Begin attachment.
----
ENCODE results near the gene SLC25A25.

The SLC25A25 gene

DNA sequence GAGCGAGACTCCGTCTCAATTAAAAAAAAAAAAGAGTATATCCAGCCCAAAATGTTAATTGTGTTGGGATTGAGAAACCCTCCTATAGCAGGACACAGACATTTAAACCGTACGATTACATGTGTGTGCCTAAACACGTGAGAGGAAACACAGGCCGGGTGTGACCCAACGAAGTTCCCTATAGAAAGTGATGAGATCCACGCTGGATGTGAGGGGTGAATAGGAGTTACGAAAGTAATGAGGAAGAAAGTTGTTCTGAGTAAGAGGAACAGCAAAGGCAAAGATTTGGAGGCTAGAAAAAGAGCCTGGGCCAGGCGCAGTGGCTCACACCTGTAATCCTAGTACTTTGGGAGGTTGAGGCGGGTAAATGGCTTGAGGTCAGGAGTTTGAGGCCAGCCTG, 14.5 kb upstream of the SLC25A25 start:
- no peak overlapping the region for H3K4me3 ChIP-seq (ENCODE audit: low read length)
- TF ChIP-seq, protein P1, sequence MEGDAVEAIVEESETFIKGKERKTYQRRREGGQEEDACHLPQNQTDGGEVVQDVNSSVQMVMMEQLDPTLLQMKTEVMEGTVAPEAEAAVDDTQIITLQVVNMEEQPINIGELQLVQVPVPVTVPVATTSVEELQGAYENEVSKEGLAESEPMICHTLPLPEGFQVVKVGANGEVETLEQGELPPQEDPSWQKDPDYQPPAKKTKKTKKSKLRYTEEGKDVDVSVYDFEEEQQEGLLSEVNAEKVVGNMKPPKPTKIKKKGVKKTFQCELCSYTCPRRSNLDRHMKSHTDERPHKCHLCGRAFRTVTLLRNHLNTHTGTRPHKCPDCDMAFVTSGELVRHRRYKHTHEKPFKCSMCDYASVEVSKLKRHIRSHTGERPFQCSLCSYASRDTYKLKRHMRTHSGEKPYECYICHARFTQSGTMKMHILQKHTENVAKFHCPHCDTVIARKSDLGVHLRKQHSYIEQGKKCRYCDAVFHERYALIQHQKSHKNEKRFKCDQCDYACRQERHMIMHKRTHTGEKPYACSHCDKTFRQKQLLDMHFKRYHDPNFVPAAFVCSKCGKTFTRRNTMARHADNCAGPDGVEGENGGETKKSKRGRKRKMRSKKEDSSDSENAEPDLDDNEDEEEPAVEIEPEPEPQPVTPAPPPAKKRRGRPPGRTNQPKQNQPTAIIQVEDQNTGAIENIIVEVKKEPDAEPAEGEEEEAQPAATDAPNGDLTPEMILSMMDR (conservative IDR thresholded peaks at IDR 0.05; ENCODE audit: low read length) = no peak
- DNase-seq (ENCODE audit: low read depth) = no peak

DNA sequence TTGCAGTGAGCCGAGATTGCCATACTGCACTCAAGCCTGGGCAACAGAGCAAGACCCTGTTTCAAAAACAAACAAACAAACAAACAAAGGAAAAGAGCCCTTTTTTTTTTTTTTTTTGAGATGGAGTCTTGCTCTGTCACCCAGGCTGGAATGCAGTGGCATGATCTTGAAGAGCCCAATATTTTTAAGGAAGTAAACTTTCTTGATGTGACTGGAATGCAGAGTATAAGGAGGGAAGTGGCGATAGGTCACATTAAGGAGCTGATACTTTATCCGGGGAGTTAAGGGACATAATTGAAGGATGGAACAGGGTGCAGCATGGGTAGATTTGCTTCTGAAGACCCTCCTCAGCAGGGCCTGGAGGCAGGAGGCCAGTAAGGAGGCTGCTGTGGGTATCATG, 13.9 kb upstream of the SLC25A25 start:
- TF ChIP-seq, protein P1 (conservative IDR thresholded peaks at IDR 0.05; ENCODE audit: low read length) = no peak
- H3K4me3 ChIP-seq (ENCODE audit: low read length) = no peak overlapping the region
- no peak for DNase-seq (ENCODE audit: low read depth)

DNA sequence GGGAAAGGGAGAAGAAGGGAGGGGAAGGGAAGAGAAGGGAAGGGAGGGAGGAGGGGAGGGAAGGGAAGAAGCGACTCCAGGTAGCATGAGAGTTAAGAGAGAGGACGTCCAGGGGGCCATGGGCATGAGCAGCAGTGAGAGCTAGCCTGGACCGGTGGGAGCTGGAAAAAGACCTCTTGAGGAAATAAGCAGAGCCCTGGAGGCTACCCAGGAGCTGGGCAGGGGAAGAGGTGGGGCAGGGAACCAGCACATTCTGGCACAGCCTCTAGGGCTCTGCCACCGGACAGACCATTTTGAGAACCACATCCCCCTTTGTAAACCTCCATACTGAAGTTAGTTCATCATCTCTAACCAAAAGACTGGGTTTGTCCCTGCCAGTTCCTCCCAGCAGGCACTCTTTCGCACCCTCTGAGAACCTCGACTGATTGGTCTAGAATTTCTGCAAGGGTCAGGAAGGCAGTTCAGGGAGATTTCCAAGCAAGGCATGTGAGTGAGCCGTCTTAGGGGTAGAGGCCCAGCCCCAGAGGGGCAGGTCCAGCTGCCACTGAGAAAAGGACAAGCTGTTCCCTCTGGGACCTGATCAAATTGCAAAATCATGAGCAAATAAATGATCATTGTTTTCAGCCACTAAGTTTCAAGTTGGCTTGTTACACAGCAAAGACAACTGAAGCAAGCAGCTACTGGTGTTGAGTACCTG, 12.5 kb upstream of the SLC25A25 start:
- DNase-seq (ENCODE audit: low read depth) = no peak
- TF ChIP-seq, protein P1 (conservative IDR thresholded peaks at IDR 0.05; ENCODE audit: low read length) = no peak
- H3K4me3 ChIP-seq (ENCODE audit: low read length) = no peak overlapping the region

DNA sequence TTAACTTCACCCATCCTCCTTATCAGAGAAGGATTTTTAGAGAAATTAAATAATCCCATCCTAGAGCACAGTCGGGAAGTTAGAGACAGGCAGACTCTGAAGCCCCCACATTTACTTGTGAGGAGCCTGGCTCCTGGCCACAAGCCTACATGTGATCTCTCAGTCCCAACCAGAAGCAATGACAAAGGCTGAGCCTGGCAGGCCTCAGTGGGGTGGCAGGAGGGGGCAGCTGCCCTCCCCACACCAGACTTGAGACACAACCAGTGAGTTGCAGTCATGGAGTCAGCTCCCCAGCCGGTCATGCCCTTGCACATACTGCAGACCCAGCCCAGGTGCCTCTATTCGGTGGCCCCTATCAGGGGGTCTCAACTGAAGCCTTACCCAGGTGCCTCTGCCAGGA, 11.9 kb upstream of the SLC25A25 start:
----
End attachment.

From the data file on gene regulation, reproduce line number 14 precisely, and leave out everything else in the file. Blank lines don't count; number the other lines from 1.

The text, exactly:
- H3K4me3 ChIP-seq (ENCODE audit: low read length) = no peak overlapping the region